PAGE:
Produits qui ressemblent à des aliments ou attirent les enfants Risques potentiels d'ingestion accidentelle
- 6.1 What characteristics increase the probability of confusing a product with food?
- 6.2 What are the most common effects observed when those products are ingested?
- 6.3 What product ingredients could harm health when swallowed?
- 6.4 What circumstances increase the risk of serious poisoning?
6.1 What characteristics increase the probability of confusing a product with food?
Cosmetics and household products can be confused with food if
they are shaped like food, or have a colour, smell, taste or
packaging that make them resemble food.
Whether or not a product is appealing to children is very
subjective. Children can be attracted by nearly anything within
their reach depending on many factors such as what else there is
in their surroundings or how inquisitive they are. Research
shows that children have a preference for sweet, fatty and
fruity tastes and odours but there is no evidence that children
like products of a particular colour, shape or consistency.
Children also prefer product packages that display familiar
cartoon or other characters from TV or books but product labels
or warnings do not seem to have an effect on children up to 6
There are no studies that test whether or not products that
could be mistaken food or are appealing to children, are more
likely to be ingested by
accident than those which do not. However, until there is more
research available, the characteristics of a product can be used
to estimate how child-appealing it might be. For instance, a
product that is shaped like food, smells and tastes sweet and
displays familiar cartoon characters in vivid colours in its
packaging, is more likely to appeal to children and be confused
with food, than a product that is just shaped like food and
6.2 What are the most common effects observed when those products are ingested?
The vast majority of accidental poisonings in children
involving household consumer products cause no direct symptoms.
Drinking these products is likely to cause stomach irritation
but the effect is often very mild so cases are probably
under-reported. The most common symptoms for children admitted
to hospital after accidental poisonings are vomiting, abdominal
pain, reduced consciousness, seizures and lack of coordination.
Rashes, coughs and difficulty breathing and swallowing have also
been observed. The death rate from these incidents is extremely
The contents of the stomach are very
acidic so the lung
tissue can be temporarily damaged if the child gets sick and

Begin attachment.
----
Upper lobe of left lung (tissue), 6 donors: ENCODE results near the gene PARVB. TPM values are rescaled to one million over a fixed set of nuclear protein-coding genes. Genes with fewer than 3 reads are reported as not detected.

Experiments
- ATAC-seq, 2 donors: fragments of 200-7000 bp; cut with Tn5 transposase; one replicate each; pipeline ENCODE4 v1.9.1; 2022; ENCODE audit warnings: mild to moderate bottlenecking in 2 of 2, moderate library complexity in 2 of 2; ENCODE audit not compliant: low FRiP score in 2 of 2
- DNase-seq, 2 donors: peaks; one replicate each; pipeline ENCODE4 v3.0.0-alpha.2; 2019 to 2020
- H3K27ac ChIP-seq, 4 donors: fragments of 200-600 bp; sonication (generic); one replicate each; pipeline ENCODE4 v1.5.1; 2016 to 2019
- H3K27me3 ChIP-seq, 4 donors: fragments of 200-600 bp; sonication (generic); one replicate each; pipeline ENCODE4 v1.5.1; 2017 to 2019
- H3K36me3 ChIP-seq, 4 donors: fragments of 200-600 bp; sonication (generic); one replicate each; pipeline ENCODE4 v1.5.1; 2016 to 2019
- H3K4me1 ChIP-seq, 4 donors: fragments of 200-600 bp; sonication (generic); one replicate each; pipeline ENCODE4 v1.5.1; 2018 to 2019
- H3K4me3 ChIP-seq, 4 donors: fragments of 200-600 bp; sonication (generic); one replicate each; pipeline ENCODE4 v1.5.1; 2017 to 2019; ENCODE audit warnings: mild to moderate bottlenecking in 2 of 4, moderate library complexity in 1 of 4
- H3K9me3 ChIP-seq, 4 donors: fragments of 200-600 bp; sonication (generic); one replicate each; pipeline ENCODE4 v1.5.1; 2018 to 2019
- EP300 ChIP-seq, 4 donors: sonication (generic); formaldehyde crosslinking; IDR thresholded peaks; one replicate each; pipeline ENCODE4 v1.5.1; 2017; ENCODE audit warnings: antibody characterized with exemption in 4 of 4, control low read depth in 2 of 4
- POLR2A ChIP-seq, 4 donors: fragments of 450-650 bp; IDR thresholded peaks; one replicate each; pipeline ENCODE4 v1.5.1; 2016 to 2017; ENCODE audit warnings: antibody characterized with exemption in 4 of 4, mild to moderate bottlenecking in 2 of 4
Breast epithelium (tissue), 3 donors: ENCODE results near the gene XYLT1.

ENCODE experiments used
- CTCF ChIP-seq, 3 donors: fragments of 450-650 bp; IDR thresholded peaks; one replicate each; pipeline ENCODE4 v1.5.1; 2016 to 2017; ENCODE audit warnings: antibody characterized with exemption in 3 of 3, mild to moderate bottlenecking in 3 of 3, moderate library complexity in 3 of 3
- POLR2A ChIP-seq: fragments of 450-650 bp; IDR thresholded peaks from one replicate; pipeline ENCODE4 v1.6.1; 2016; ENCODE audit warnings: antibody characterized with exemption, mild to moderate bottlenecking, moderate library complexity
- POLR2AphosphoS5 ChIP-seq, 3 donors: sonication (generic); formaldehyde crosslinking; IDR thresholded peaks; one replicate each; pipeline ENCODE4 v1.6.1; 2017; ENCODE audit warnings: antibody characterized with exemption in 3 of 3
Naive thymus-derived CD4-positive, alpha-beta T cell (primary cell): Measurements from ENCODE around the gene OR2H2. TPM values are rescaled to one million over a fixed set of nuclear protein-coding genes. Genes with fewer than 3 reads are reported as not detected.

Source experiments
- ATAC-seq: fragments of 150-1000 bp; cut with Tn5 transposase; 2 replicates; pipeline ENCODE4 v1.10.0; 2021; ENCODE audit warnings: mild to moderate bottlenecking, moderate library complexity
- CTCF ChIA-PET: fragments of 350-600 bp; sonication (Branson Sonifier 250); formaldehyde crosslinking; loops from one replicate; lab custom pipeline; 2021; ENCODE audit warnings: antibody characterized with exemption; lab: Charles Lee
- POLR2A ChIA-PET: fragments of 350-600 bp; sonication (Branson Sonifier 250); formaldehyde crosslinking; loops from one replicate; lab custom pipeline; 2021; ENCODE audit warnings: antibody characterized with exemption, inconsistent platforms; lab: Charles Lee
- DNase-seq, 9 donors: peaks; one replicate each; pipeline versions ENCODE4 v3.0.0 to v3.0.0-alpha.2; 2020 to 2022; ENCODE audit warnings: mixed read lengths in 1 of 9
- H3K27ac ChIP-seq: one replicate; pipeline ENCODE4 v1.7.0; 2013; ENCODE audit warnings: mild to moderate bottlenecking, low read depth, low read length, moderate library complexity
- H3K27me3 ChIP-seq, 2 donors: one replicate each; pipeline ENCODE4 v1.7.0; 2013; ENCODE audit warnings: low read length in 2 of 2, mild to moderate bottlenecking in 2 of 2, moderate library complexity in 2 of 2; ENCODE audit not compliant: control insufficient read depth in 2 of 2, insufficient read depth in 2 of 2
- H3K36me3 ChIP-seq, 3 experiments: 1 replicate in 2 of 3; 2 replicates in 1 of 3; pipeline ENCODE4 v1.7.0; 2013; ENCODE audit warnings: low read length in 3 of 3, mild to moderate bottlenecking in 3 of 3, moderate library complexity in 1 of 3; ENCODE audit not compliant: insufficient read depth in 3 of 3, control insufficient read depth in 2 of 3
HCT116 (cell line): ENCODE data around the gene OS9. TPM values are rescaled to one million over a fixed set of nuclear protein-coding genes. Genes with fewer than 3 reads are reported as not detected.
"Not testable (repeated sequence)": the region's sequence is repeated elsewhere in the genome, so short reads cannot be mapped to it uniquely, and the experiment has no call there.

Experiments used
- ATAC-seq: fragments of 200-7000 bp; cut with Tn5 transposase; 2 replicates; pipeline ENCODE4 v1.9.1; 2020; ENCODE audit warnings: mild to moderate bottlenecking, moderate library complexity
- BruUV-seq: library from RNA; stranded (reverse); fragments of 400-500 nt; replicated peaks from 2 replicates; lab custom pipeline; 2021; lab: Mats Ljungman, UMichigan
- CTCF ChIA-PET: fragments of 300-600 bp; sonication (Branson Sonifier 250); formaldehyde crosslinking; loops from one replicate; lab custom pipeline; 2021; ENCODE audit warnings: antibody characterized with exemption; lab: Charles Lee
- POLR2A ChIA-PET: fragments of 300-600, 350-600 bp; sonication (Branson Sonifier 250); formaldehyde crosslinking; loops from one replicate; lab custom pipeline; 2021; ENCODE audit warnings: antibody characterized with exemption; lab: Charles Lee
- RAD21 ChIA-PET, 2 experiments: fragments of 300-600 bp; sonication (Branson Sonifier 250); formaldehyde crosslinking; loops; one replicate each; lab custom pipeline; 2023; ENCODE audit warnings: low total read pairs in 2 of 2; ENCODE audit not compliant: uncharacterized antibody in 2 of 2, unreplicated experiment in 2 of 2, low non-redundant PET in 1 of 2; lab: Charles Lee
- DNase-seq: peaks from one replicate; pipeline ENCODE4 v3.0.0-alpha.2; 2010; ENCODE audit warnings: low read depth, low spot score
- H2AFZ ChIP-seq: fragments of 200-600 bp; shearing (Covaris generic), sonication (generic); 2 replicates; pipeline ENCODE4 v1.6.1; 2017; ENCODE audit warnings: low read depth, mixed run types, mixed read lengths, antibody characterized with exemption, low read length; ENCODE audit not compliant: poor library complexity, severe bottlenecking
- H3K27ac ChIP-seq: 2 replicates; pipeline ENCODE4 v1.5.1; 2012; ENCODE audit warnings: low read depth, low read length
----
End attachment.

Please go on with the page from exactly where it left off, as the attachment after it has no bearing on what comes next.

some of the vomit enters the lungs. If the product swallowed is
corrosive or if it contains surfactants or emulsifiers, the
damage can be more severe and lasting. Aromatic oils can have
the same effect as they are more likely to be breathed in rather
Elderly people show the same symptoms as children but if they
have underlying medical problems they can suffer worse health
effects and there have been some fatalities.
It would be useful if poison centres recorded how accidents
happened to identify future trends and to evaluate the impact of
any prevention and management measures.
6.3 What product ingredients could harm health when swallowed?
The common household cleaning products most frequently cited
in poisonings are dishwashing and laundry
cleaners and bleaches.
The most harmful ingredients are corrosive substances (such as
sodium hypochlorite, sodium hydroxide or
surfactants, alcohols and glycerols, and some essential oils
(pine oil, wintergreen oil and camphor). Swallowing these will
cause different levels of injury depending on how long they are
in contact with tissue, their concentration and their pH. Acid
products with a very low pH are very corrosive, and alkaline
products with a very high pH such as drain cleaners, are also
The viscosity of the product is also important.
with low viscosity can harm the
digestive tract. Thick,
alkaline liquids, can foam and cause gagging which increases the
risk of them being aspirated into the lungs and causing
Other ingredients such as colorants,
also harmful and swallowing them accidentally can cause gastric
upset, feelings of nausea and vomiting.
6.4 What circumstances increase the risk of serious poisoning?
There is very little research on the causes of accidental
ingestions in young children and there are no specific data on
whether or not products that resemble food or appeal to children
are more often involved in poisonings.
The risk of suffering injuries in the home is higher for
children living in families of low socio-economic status, as
unsafe childcare practices and hazards are more common in these
families, but there are risks of accidents in all homes.
Reduced supervision of children and lack of awareness about
potential risks may increase the risk of accidental poisoning
but there is very little direct evidence linking these factors
to child injury.
Elderly people who accidentally
ingest cosmetics and
household products usually come to no lasting harm unless the
product is very toxic or the
amounts swallowed are large, but this is rare. There is little
research on what makes elderly people more likely to be poisoned
accidentally but possible factors are reduced senses of taste
and smell, disorientation, impaired vision and lack of
supervision or help.